“Soul” is the new movie from Pixar, the studio I’ve previously praised as being one of the most innovative and creative studios in the film business. Though there were a few lean years for Pixar, I think even their worst work is decent. Except the “Cars” movies. I don’t like those.
But “Soul” need not worry how I feel about the bottom of the Pixar barrel, because it happens to be one the studio’s best. Directed by Pete Docter, a real visionary of the cinematic landscape, and co-directed by Kemp Powers, a new addition to the Pixar team who’s contributions most definitely shine through, “Soul” is full of imagination. It also offered a glimpse into a world and a philosophical notion that I had never seriously considered.
Rarely does a movie actually introduce a brand-new concept into my line of thought. Most movies either reinforce a previously understood concept or put a name to something that was already rattling in my brain. “Soul,” however broke new ground in my genius mind, taking me and all others who watched into the plane of preexistence.
Preexistence, or whatever we are before our birth, was a completely new thing for me. The closest I feel I’ve ever come to this was debating abortion rights and the phrase about the apple and the eye. Neither of those instances really touch on true preexistence, however, and much less conjure up images of what such a pre-life state would visually look like. “Soul” puts these pieces in place, and I feel somewhat fulfilled now with this new idea being planted for me.
As humans, I think we’re so focused on what happens after death that we ignore what happened before our birth. I’m far from religious, but I’m a spiritual person who tends to believe in souls and the metaphysical things that make us more than flesh. This belief system makes it all the more curious that the concept of preexistence has been largely absent from my worldview.
For that matter, “Soul” seems very concerned with fate and who each person is destined to be, or at least it wants to offer some explanation for each person’s behavior, not unlike Docter’s previous film, “Inside Out.” Even with an in-movie system of behavioral determination before birth, the film also acknowledged that much of that process is random, and slightly unfair. Some are made aloof, and there’s nothing the baby souls can do to deny that trait. That, in a nutshell, is what I think makes the character 22 so interesting. She is somehow able to ignore and defy her fated path for thousands of years by forming something of a preexistent free will.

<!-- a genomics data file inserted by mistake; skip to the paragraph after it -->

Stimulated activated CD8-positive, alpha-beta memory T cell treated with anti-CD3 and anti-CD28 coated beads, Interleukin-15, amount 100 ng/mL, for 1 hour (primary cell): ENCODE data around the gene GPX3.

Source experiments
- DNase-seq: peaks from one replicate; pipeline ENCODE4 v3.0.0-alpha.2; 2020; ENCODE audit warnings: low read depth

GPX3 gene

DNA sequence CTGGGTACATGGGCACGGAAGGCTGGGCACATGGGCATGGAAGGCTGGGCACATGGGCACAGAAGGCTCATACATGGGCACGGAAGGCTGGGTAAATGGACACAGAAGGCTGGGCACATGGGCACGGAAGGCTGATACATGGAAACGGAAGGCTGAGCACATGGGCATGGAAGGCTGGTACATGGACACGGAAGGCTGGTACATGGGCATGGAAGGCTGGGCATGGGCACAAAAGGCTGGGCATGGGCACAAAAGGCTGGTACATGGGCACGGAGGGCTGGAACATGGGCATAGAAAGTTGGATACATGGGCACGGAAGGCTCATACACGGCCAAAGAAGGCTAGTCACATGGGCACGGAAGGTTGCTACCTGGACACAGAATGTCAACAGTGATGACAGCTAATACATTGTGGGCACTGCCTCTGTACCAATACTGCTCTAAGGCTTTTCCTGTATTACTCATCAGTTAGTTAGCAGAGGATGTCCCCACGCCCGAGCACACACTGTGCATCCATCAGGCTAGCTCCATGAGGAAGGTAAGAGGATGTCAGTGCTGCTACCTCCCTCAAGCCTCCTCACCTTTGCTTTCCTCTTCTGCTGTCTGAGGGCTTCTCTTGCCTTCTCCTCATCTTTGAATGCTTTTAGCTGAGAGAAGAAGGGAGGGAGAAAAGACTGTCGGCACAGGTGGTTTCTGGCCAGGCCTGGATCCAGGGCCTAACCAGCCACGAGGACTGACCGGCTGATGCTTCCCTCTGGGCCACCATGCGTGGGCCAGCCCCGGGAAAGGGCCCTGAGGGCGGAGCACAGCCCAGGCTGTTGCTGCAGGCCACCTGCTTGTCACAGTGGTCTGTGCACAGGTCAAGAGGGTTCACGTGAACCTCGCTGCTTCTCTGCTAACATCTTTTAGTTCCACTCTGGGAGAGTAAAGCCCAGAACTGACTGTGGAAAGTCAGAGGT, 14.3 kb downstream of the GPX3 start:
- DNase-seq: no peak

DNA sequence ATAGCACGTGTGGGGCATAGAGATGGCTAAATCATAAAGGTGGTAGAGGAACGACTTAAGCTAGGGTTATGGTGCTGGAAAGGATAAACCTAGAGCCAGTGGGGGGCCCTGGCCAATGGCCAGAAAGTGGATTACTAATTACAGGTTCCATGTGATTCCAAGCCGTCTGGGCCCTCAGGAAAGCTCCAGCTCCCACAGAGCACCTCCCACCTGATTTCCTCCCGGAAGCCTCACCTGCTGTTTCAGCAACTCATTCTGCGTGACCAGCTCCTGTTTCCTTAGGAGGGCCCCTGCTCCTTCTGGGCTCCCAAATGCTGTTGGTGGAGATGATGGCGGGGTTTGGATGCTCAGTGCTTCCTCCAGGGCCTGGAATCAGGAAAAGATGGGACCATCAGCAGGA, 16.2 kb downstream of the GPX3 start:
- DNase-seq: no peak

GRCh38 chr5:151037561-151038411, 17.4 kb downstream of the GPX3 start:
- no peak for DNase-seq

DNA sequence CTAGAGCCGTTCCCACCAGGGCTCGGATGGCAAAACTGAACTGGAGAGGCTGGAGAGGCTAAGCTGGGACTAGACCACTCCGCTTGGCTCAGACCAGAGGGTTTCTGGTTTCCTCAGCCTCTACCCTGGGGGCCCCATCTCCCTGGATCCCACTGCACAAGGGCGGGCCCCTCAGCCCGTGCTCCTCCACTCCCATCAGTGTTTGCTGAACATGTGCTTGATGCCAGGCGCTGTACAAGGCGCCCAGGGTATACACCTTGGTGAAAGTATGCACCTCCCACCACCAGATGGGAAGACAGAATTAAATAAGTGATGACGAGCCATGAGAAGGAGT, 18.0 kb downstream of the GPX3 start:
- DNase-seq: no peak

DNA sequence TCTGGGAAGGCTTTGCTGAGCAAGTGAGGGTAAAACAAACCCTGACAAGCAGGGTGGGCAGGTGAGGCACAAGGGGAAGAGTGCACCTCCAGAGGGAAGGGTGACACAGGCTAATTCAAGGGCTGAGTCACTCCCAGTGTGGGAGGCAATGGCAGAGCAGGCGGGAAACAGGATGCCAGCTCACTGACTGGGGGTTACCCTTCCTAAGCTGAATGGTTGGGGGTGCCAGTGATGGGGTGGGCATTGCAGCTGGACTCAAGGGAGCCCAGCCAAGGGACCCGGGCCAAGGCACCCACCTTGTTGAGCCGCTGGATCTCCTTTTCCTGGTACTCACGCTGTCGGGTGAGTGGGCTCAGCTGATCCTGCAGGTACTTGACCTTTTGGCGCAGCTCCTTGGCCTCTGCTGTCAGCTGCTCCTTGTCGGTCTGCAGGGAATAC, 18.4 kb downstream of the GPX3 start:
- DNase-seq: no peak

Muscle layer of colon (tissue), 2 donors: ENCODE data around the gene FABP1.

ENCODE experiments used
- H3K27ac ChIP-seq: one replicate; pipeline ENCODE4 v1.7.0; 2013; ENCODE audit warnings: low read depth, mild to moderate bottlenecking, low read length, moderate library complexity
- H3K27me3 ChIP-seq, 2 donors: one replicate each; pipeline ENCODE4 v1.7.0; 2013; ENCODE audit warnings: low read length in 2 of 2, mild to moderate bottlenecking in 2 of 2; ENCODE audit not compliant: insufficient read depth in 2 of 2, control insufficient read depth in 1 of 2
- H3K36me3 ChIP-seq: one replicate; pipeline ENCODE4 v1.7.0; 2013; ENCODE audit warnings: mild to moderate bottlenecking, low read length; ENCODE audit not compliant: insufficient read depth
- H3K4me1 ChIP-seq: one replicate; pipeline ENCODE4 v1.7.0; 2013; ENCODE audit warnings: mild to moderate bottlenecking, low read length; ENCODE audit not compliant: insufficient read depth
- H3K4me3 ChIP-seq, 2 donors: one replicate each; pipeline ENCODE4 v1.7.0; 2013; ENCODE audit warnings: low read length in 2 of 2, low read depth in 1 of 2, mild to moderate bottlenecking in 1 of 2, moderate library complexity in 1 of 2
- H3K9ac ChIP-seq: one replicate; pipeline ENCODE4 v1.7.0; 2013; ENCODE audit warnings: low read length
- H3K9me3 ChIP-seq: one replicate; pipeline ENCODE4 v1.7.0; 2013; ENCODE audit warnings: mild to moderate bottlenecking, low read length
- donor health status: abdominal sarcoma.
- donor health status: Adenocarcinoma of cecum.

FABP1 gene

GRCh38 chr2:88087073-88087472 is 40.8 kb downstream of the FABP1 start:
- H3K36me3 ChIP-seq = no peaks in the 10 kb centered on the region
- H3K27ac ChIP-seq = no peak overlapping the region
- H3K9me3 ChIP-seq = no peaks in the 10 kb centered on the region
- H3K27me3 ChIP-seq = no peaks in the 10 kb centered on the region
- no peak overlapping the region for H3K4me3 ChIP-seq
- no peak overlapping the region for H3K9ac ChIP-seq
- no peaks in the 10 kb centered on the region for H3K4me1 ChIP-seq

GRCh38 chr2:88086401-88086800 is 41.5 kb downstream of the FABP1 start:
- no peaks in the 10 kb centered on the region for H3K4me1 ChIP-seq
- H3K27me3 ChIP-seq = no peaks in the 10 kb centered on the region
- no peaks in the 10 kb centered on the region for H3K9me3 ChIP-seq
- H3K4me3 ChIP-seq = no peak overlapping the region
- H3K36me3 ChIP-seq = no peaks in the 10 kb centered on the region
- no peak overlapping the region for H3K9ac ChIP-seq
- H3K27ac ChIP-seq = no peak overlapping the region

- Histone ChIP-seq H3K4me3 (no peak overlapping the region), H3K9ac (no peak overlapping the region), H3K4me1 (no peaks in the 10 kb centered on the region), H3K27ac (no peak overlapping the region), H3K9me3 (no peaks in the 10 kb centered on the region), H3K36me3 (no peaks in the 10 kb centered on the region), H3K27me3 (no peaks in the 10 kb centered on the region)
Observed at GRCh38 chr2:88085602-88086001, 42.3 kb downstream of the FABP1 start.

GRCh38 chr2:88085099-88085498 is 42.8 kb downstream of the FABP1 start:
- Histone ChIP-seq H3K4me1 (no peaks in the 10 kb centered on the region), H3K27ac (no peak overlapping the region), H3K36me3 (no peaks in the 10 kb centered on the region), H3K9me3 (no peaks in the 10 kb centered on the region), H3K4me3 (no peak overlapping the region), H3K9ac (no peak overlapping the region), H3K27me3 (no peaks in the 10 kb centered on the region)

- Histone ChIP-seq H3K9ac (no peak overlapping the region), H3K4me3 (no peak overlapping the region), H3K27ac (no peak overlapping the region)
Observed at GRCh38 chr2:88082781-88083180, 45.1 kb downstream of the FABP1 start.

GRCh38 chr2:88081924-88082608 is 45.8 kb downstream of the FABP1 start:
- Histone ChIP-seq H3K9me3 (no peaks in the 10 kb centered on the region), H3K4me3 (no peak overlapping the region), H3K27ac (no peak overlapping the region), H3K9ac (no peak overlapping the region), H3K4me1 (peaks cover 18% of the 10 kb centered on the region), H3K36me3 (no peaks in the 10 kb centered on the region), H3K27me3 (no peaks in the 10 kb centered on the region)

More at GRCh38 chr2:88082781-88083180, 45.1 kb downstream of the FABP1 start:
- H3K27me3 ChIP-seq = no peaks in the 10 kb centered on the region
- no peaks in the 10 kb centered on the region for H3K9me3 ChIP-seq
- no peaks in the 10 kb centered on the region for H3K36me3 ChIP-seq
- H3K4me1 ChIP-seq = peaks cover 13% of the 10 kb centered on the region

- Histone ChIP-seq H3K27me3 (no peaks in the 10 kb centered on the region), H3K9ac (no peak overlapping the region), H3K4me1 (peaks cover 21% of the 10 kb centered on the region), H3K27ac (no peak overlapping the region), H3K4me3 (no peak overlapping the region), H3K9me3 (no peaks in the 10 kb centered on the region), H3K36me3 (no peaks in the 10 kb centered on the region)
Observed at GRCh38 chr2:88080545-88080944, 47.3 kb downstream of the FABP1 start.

Furthermore, it’s implied that 22 won’t be born with any knowledge of her rebellious preexistence. That’s both a little bit tragic and also kind of freeing. On one hand, she’s had an extraordinary, centuries long journey that will now be forgotten and left up to society to cultivate. Knowing how the world works, it probably won’t, because society is garbage. On the other hand, the message of the film largely denies that a perfectly fair and functional society is necessary for happiness and beauty to bloom. No matter what, 22’s strong character, will and skepticism make her a prime candidate to be a person worth watching out for on Earth. Society’s crushing weight can crush many souls, but “Soul” makes the case that these external pressures can be fought with a strong sense of self.
“Soul” is a pretty heavy film that plays with concepts that were previously beyond my reach. It’s possible that I’m a buffoon and everyone else is way ahead of me on the concept of preexistence, in which case I apologize for wasting your time with these insignificant nothings. On the other hand, I may not be a buffoon and most people were also at least somewhat enlightened and/or intrigued by what “Soul” was putting down. I’m excited that a bunch of kids woke up on Christmas morning, opened their presents, put on Disney+ and got a philosophy lesson beyond much of what they’ll ever gather from a classroom.
Sam Zavada is a copy editor with The Standard-Speaker in Hazleton. He previously served as the news clerk at The Standard-Speaker, working with the obituaries and the community and lifestyle pages. Sam’s work in print dates back to his time at King’s College, where he spent two years as the editor in chief of the school’s newspaper, The Crown. Earlier in his time with The Crown, he worked as a staff writer and the entertainment manager. Contact him at firstname.lastname@example.org.